Eggnog is an admittedly strange thing and certainly an acquired taste—especially when we’re talking about the almost fluorescent off-white store-bought chemical syrup that passes for the real deal in most households, including mine. But after a certain number of Christmases come to pass in one’s life, I’d wager that most individuals eventually do come to appreciate the merits of this deviant liquid concoction (if only for its ability to deliciously conceal the bite of booze with which it’s spiked). And I’d guess that its appeal is especially pronounced in the baking-inclined population. Who else among us regularly downs substances comprised primarily of raw egg and sugar with abandon?
In our house, eggnog was always poured and guzzled in furtive hours of the night during the weeks leading up to Christmas. In retrospect, I realize “Santa” probably cherished this much-needed respite from his/her gift-gathering duties, which covered not only gift-gathering and wrapping and hiding, but also preparing the entire house (and the fragile psyches therein) for an impending deluge of rowdy relatives eager to indulge in an almost obscene level of Christmas merriment. In the eyes of childhood me, the weekly nog carton depleted with increasing speed as the 25th approached. But it always remained a mysterious, almost foreboding and definitely unappealing beverage, stowed away in the northeast quadrant of our refrigerator door.
I can’t really recall when I came around to eggnog. Like coffee, the precise moment of acquisition of a taste for nog got lost in the nebulous zone between one level of maturity and the next one. Kind of like with Santa—there wasn’t really a definitive loss of belief, but rather a gradual accumulation of doubt with each passing Christmas. And now here we stand: a long-jaded Santa defector who transferred her enchantment from Father Christmas to eggnog. We all need something to believe in, right?
So I’m ringing in this Christmas with a bodacious proclamation of the Epoch of Eggnog in the form of a cake that means business. This cake is a gift (better than any Santa could bestow) much like the kind you’d find under the tree, in that half the fun is not knowing whats inside. Does it contain 4 sticks of butter? Don’t ask, you’ll ruin the surprise! (!…)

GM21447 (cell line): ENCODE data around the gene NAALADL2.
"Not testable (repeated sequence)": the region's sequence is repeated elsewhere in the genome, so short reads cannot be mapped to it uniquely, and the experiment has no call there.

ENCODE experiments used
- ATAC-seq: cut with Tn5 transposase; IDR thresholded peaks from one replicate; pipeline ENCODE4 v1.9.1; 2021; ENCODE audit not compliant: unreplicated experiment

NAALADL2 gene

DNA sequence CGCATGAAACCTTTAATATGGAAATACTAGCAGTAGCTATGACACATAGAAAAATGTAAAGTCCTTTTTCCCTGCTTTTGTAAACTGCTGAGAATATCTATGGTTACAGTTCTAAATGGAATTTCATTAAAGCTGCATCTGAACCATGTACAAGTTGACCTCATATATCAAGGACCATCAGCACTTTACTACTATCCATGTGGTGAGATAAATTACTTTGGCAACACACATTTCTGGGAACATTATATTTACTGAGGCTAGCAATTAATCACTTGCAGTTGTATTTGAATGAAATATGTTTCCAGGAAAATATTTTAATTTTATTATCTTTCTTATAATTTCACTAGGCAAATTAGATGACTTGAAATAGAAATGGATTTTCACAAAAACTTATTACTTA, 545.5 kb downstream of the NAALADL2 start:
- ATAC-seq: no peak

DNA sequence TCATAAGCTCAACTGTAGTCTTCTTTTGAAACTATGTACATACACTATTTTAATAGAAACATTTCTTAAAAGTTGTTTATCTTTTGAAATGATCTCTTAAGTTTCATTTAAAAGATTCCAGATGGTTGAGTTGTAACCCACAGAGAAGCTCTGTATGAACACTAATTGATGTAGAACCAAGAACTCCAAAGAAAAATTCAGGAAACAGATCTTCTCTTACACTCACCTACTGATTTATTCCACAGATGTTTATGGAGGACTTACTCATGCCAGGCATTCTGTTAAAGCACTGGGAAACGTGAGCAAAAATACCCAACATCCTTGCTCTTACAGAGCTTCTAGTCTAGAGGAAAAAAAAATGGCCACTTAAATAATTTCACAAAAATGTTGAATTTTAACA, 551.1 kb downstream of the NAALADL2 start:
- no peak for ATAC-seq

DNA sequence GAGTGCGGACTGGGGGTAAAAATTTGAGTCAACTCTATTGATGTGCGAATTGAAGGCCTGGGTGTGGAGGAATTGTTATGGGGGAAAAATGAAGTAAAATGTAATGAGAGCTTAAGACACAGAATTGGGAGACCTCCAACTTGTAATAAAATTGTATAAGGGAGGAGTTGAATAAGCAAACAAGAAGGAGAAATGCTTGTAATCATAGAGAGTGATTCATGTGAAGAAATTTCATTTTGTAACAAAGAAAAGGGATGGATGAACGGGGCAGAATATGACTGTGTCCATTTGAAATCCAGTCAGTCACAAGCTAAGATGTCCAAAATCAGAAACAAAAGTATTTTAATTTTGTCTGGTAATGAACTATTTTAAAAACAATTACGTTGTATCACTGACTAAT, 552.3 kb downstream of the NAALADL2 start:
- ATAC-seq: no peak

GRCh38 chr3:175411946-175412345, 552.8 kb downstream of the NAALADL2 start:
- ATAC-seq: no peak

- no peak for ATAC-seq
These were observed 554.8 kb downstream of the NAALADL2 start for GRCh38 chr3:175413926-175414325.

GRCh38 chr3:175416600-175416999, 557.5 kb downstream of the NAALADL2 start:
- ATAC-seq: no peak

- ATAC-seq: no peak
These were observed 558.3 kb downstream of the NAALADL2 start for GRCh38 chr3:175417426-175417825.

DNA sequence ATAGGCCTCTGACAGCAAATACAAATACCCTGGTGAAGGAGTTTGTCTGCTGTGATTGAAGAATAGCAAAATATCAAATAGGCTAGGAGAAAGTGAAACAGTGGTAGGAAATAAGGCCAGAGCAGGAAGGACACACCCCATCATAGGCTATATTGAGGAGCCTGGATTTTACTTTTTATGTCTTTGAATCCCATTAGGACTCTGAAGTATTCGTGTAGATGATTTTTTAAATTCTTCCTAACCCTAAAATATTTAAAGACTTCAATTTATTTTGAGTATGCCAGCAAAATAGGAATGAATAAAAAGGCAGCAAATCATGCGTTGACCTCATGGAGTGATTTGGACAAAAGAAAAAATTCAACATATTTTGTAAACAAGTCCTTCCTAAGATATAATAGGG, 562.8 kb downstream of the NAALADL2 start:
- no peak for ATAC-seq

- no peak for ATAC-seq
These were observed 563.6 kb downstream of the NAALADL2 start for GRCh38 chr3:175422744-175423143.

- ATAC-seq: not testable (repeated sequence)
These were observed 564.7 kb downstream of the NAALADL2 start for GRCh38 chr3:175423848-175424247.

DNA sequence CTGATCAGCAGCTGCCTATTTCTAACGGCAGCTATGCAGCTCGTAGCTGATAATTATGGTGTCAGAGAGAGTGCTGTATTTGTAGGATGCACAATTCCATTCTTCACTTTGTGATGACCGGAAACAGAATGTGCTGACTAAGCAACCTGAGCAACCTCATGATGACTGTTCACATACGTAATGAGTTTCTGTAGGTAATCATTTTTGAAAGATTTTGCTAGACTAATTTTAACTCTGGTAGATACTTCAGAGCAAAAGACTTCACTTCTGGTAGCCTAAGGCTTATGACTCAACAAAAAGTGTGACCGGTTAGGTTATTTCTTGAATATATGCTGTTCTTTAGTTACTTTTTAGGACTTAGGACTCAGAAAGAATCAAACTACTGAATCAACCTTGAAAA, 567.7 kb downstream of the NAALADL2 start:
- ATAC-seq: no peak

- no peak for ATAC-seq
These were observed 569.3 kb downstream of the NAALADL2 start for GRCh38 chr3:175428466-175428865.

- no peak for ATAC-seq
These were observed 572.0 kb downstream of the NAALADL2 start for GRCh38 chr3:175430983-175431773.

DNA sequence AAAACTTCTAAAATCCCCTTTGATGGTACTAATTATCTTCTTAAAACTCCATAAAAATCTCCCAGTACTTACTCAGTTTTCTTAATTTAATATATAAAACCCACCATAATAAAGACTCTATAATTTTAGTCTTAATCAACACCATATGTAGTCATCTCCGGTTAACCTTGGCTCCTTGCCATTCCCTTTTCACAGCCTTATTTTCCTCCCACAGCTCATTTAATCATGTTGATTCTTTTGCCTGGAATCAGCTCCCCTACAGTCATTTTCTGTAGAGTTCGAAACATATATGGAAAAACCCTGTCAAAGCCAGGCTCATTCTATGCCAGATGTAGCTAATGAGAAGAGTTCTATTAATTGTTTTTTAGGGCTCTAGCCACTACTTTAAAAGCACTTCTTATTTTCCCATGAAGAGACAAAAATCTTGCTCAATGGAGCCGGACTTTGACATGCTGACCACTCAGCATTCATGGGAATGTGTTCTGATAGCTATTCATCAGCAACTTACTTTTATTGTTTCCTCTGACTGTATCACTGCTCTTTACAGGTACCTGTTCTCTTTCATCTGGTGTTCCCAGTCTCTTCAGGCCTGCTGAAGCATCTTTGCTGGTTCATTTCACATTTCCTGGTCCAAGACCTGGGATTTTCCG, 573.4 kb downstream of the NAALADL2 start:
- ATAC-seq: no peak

Eggnog can be polarizing (like most things worth anyone’s while), but one bite will show any nog-naysayer what’s what. If, like me, this is your first Christmas definitively away from the kiddie tabs, this cake is a bold monument to that and all the adult connotations that come with it. Santa hasn’t been real for a while, but guess what is? Rum-spiked brown butter glaze poured liberally on a 2-inch brown sugar crumble atop an eggnog cake. This is the new merry.
eggnog cake with brown sugar crumble and browned butter rum icing
1 ½ cups flour
1 cup light brown sugar, packed
¾ teaspoon salt
10 tablespoons unsalted butter, melted
1 teaspoon baking soda
3/4 teaspoon baking powder
1/2 teaspoon ground cinnamon
1/2 teaspoon ground nutmeg
1/2 teaspoon salt
12 tablespoons unsalted butter, softened
1 cup sugar
2 large eggs
1/2 cup sour cream + 1 tablespoon
3 tablespoons eggnog + 1 tablespoon spiced run
8 tablespoons/1 stick unsalted butter
3-4 tablespoons spiced rum
2 cups powdered sugar
1. Preheat oven to 325°F. Meanwhile, make crumble by combining flour, sugar, and salt in a medium bowl, then mixing in the melted butter. Set aside.
2. Whisk together flour, baking soda, baking powder, cinnamon, nutmeg, and salt in a medium bowl.
When it comes to all things eggnog, if you don’t grate your own nutmeg, you’re doing it wrong. However, pre-ground cinnamon is acceptable. If you want me to think you’re really cool, freshly grate both.
3. Using an electric mixer on medium, beat together butter and sugar in a large bowl until creamy and smooth.
4. Add eggs one by one, beating thoroughly after each.
5. Beat in the sour cream, eggnog, and rum.
6. Add the flour mixture in two to three batches and mix with butter mixture on low speed until a thick, smooth batter forms.
7. Thoroughly grease your Bundt cake pan and pour in the batter, spreading to fill the pan evenly. Top evenly with chunks of crumble, creating a top layer.
8. Bake for 25 to 45 minutes, rotating the pan halfway through, until a knife inserted comes out clean. Mine took closer to 45 minutes to fully bake, yours might go faster depending on your oven. When it’s done, the center of the cake should no longer jiggle.
9. While cake bakes, make icing: melt butter in a small pan over medium-high heat, letting it get bubbly/frothy. Continue to cook butter, stirring often, until it browns: first you’ll see white specks appear under a bubbly surface, and they’ll gradually turn brown, lending the melted butter an amber hue and irresistible nutty aroma.
Once this happens, remove from heat and stir in the rum. Whisk with powdered sugar in a large bowl until smooth, adding water or more rum if necessary to reach desired consistency.
10. When cake is finished, let cool in pan for a bit, then carefully remove from pan and let cool on a wire rack. Drizzle liberally with icing. Dig in at your own risk.
If you liked this, you might also like:
Eggnog Cupcakes with Spiced Rum Frosting
Spiced Eggnog Cookies
Eggnog Cinnamon Rolls